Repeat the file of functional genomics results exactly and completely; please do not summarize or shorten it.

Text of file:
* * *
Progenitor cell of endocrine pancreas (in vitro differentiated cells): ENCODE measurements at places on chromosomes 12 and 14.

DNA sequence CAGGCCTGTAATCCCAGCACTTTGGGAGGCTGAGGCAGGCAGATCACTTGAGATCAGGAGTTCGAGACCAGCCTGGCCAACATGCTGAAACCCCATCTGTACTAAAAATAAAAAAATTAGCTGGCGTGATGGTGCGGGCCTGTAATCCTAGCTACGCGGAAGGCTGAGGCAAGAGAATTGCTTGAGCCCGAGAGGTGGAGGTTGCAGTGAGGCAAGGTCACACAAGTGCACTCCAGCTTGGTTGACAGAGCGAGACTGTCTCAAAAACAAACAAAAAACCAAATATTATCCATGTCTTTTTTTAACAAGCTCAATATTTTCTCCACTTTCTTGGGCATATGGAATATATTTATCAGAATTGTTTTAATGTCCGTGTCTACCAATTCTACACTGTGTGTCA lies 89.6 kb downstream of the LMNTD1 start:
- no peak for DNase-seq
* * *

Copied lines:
Progenitor cell of endocrine pancreas (in vitro differentiated cells): ENCODE measurements at places on chromosomes 12 and 14.

DNA sequence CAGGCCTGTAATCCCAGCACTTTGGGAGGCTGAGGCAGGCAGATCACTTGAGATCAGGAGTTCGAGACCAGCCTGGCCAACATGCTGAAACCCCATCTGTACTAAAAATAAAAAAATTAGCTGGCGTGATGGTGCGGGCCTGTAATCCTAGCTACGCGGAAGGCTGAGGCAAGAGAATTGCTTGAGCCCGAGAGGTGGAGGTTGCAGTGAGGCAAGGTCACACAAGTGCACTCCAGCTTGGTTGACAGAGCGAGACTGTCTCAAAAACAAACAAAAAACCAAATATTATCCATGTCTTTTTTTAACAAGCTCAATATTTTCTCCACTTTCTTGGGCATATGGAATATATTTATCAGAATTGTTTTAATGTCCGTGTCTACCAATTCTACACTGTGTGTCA lies 89.6 kb downstream of the LMNTD1 start:
- no peak for DNase-seq